A multi-million dollar illegal drug operation producing the synthetic drug known as K2 was broken up after the lead defendant was arrested last Tuesday on Molokai.
Alexander Dimov, 33, a Bulgarian national, was arrested May 15 on Molokai and transported to Honolulu to appear in federal court. He was then transported to Oregon where he will face charges as the lead defendant among four defendants named in a six-count indictment.
“This indictment marks a new era in combating narcotics trafficking by organizations which manufacture seemingly endless variations of synthetic substances in an effort to stay one step ahead of law enforcement,” said U. S. Attorney Amanda Marshal.
The arrest was part of a coordinated effort of the Immigration and Customs Enforcement’s (ICE) Homeland Security Investigations (HSI). Assisting in the investigation were agents from the Drug Enforcement Agency and the Internal Revenue Service Criminal Investigation.
The designer drug K2, also known as Spice, contains synthetic cannabinoids, which have a similar effect as natural cannabis. The mixed chemical compounds are blended with natural herb extracts and are often marketed as “incense.” In some cases, K2 has been known to induce prolonged and acute psychosis. The lack of an antipsychotic chemical, similar to cannabidiol found in natural cannabis, may make synthetic cannabis more likely to induce psychosis than natural cannabis. Because of its danger, the DEA has classified it as a Schedule 1 Controlled Substance, reserved for those substances with a high potential for abuse.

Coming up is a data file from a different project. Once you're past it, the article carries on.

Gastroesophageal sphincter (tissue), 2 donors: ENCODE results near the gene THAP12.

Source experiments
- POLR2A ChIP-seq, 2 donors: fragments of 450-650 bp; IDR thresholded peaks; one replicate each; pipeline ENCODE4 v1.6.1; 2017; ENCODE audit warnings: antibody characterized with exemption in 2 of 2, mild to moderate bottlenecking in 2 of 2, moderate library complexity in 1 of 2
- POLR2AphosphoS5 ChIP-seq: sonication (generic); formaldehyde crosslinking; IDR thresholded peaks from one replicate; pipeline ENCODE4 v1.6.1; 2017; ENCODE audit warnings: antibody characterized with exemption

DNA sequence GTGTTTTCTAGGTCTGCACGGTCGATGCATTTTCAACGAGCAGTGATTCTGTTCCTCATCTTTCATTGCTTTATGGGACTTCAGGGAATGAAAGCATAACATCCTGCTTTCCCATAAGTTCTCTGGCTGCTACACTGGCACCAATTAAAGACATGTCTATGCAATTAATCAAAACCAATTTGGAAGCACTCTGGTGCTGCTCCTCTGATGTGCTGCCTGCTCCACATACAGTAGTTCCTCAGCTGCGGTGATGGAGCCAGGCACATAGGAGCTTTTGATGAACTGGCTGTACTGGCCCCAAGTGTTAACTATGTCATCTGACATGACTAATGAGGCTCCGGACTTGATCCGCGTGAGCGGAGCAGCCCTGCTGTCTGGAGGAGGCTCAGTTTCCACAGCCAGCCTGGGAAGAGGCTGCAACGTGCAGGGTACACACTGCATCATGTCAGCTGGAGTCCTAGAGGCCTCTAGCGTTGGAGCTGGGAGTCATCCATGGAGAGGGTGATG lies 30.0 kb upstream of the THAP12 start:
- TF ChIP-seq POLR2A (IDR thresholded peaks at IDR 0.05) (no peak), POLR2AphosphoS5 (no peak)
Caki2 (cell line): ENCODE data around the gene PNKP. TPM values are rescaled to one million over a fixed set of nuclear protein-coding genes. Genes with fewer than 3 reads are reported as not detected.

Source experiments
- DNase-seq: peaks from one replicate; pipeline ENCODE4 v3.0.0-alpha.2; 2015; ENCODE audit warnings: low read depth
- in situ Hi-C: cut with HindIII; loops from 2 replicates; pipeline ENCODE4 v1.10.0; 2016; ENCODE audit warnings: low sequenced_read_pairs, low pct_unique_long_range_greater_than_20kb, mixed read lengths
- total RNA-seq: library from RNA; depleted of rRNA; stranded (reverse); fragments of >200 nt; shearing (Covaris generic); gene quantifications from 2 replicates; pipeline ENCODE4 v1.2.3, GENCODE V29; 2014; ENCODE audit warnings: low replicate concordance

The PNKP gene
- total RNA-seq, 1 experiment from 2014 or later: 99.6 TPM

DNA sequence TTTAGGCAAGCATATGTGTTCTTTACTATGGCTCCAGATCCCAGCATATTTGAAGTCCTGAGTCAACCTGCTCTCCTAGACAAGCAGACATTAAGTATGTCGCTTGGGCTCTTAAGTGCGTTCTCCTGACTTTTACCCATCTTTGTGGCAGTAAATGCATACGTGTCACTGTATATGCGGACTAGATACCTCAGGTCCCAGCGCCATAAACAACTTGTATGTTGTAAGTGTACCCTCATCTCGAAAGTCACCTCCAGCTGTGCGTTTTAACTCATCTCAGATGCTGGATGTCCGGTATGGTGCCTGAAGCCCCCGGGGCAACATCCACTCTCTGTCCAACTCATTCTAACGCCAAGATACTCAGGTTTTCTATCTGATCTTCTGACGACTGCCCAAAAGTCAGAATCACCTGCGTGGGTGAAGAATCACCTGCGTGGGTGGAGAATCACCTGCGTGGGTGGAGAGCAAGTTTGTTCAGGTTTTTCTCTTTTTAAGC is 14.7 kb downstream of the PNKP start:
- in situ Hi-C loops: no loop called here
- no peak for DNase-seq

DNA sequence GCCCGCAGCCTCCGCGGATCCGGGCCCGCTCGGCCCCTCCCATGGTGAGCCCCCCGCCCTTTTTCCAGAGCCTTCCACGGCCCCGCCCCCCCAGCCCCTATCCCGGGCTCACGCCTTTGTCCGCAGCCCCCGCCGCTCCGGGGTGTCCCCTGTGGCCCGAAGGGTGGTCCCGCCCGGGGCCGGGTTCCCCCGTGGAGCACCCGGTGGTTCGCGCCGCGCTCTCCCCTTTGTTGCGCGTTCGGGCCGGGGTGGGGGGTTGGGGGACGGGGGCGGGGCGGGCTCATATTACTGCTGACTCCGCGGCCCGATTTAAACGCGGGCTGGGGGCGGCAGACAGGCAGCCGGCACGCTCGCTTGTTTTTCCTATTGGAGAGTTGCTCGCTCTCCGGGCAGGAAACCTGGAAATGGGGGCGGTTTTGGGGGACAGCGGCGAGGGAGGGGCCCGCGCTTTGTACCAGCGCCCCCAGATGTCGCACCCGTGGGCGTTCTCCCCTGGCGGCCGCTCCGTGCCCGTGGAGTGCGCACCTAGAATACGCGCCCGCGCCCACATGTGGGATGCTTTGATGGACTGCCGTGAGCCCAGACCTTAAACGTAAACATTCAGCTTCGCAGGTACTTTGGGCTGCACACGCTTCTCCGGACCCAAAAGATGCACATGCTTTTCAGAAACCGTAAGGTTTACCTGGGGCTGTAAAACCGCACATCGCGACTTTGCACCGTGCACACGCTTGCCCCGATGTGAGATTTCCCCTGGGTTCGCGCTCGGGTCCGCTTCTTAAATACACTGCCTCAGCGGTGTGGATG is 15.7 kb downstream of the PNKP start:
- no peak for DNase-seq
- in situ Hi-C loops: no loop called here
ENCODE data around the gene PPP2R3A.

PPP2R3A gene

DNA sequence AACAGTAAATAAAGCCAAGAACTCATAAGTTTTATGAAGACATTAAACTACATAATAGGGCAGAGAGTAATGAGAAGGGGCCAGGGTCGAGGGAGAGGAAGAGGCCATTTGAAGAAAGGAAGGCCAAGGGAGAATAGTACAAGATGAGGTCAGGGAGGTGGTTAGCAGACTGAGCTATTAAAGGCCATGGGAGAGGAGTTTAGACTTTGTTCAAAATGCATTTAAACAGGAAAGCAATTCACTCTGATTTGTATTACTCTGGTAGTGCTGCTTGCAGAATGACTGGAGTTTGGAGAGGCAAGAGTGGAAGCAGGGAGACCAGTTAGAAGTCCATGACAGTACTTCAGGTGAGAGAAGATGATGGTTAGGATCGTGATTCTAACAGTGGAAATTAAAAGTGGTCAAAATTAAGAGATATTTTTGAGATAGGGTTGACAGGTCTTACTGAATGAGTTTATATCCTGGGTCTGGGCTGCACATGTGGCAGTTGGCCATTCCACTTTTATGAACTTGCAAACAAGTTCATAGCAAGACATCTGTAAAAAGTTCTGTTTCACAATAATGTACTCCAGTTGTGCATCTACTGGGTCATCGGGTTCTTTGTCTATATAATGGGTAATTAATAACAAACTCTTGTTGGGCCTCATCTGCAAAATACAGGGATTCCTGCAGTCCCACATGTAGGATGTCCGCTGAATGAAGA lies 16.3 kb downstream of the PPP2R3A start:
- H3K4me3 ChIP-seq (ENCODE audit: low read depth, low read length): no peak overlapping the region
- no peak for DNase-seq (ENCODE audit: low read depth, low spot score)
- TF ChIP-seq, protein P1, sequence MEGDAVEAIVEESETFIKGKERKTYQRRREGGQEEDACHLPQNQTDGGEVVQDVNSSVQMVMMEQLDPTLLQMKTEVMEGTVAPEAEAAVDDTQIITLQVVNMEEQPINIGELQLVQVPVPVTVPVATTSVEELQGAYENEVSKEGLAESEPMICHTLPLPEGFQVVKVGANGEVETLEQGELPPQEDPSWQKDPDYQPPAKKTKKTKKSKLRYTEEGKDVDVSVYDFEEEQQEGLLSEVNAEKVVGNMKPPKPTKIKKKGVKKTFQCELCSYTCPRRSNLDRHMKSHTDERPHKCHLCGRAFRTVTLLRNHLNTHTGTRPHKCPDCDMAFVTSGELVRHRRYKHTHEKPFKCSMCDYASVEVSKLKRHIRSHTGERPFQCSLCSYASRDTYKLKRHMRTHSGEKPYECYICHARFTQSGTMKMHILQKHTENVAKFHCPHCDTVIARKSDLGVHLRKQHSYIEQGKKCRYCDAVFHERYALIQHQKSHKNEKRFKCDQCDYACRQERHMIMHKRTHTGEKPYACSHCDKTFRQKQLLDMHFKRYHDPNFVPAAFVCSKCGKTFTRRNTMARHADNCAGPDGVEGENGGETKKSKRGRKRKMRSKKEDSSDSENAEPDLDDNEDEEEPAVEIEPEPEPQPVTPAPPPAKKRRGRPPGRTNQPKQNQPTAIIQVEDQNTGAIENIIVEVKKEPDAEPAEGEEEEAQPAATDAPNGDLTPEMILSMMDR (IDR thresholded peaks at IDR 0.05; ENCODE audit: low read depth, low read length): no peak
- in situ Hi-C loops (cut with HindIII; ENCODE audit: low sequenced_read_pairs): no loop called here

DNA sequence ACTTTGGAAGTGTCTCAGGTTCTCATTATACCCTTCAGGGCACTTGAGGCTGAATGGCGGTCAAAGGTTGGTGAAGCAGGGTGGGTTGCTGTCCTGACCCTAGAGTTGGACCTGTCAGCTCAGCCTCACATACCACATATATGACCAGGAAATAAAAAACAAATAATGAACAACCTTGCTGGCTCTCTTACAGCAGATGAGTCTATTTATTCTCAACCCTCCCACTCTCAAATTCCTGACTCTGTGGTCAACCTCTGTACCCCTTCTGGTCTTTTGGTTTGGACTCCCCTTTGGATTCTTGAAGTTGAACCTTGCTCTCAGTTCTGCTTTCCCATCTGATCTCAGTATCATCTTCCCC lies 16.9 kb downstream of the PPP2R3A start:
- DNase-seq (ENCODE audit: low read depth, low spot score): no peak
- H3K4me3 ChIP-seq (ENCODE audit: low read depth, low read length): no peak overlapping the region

Since early 2011, HSI and IRS agents, working closely with financial analysts from the Organized Crime and Drug Enforcement Task Force (OCDETF), have been investigating this conspiracy that has engaged in large-scale wholesale distribution of K2. The indictment claims that the defendants used the internet to market and distribute K2 and are alleged to have purchased dozens of domain names, including “k2drugs.com” and “k2incense.org” to obtain a monopoly on the market for K2.
The investigation culminated on May 15 with the execution of search warrants at the defendants’ residences and a warehouse in Vancouver, Wash., where agents seized hundreds of pounds of dried plant materials, packaging equipment and chemicals.
Dimov, along with defendant Ryan Scott — who was arrested the same day in his home in Vancouver, Wash. — are being charged with conspiring with others to manufacture and distribute the synthetic drug. The conspiracy count carries a maximum sentence of 20 years in prison and a fine of $1 million. The defendants are also charged with illegal importation, smuggling, distributing misbranded drugs and money laundering.
“With these arrests, HSI has halted a multi-million dollar business that we believe was a threat to public health and safety,” said Brad Bench, acting special agent in charge of HSI Seattle. “The public should be aware that these synthetic drugs are just as dangerous, and now just as illegal, as similar controlled substances.”